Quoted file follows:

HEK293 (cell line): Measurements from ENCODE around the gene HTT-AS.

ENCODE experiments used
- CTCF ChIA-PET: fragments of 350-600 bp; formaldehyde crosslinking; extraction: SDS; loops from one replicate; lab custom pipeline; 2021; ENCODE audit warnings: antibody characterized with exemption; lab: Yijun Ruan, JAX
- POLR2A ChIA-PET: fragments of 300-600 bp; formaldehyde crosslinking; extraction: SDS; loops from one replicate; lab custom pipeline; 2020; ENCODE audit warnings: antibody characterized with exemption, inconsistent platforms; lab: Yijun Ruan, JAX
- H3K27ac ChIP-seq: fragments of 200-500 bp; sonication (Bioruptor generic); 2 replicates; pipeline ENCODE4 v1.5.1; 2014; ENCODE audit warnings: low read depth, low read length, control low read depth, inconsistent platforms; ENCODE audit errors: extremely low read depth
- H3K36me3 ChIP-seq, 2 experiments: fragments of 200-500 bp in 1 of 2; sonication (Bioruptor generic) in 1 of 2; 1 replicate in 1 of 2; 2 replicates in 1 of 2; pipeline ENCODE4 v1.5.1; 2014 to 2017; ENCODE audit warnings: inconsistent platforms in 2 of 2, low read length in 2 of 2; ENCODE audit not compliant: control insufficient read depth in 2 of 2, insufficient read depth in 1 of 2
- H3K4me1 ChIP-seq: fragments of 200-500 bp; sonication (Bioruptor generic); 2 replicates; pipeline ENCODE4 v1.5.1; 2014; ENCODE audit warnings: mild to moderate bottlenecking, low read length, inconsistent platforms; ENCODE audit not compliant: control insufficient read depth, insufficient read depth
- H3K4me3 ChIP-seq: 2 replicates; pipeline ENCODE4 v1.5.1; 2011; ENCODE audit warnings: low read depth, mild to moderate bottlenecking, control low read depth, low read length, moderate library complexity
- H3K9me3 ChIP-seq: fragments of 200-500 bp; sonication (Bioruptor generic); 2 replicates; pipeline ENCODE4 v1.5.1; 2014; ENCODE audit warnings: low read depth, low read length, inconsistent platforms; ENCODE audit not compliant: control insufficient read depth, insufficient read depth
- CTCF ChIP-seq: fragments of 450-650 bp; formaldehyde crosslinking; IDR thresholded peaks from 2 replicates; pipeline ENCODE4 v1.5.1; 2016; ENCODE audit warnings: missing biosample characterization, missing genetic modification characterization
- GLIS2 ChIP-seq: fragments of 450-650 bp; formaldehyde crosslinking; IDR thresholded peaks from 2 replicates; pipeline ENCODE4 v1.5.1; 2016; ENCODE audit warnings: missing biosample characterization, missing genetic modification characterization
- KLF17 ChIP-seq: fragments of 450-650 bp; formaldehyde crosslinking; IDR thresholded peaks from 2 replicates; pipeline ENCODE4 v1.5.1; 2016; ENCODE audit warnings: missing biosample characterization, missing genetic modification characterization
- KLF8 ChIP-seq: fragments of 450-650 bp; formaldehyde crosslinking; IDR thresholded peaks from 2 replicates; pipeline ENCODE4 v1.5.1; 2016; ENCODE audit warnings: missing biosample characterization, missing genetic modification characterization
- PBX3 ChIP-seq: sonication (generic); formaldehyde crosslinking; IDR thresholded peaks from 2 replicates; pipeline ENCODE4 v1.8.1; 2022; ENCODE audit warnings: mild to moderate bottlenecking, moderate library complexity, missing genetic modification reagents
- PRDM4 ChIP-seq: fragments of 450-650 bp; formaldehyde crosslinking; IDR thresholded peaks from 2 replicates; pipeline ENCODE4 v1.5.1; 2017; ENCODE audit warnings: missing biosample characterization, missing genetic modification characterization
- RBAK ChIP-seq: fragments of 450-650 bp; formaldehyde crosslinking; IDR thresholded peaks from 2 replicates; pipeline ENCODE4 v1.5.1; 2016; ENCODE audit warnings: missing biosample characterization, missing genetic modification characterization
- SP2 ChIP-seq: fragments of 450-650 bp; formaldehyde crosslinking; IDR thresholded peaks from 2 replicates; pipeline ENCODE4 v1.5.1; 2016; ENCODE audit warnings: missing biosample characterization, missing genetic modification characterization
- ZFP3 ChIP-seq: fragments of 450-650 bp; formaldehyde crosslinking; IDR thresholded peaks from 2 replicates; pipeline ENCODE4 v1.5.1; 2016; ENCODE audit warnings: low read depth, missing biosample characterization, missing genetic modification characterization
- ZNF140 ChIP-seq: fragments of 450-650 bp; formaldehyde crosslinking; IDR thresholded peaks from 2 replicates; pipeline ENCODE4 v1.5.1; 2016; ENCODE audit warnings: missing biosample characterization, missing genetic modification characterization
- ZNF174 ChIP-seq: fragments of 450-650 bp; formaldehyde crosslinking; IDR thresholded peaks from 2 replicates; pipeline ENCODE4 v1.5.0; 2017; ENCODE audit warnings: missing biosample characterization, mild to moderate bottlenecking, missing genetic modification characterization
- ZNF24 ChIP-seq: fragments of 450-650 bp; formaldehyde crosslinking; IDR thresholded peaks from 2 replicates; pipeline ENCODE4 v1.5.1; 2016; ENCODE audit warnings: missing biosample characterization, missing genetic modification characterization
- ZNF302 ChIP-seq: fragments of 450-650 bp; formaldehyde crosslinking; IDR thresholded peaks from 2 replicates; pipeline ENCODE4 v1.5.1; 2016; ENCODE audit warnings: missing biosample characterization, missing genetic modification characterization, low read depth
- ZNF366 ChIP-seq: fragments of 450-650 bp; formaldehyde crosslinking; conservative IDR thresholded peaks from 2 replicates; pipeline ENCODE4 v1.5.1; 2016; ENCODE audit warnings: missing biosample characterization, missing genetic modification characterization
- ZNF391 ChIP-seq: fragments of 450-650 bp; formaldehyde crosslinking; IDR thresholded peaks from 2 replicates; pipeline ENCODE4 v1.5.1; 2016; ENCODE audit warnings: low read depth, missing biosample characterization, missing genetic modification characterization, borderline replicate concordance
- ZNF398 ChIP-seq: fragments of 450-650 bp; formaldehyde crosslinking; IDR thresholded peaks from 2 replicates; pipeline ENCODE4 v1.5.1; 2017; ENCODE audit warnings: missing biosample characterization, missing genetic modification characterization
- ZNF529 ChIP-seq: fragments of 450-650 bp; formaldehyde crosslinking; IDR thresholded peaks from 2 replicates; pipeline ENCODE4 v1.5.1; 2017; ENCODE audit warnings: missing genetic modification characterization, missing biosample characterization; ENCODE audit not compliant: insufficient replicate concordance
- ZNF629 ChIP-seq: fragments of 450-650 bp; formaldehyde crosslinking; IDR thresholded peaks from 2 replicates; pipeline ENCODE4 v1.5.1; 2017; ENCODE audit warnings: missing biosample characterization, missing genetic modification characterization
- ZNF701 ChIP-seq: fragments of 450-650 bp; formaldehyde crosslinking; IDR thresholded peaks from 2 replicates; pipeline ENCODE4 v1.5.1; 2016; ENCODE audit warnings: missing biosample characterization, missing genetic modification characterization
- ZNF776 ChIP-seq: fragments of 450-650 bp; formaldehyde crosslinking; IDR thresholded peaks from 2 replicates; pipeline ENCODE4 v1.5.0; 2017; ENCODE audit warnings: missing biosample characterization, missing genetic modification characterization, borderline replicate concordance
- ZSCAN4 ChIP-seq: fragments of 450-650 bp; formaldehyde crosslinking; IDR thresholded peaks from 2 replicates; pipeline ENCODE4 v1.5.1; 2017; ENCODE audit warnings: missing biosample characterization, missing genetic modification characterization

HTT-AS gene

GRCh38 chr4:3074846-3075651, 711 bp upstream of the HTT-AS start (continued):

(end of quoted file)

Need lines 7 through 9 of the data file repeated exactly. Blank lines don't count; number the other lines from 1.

- H3K4me1 ChIP-seq: fragments of 200-500 bp; sonication (Bioruptor generic); 2 replicates; pipeline ENCODE4 v1.5.1; 2014; ENCODE audit warnings: mild to moderate bottlenecking, low read length, inconsistent platforms; ENCODE audit not compliant: control insufficient read depth, insufficient read depth
- H3K4me3 ChIP-seq: 2 replicates; pipeline ENCODE4 v1.5.1; 2011; ENCODE audit warnings: low read depth, mild to moderate bottlenecking, control low read depth, low read length, moderate library complexity
- H3K9me3 ChIP-seq: fragments of 200-500 bp; sonication (Bioruptor generic); 2 replicates; pipeline ENCODE4 v1.5.1; 2014; ENCODE audit warnings: low read depth, low read length, inconsistent platforms; ENCODE audit not compliant: control insufficient read depth, insufficient read depth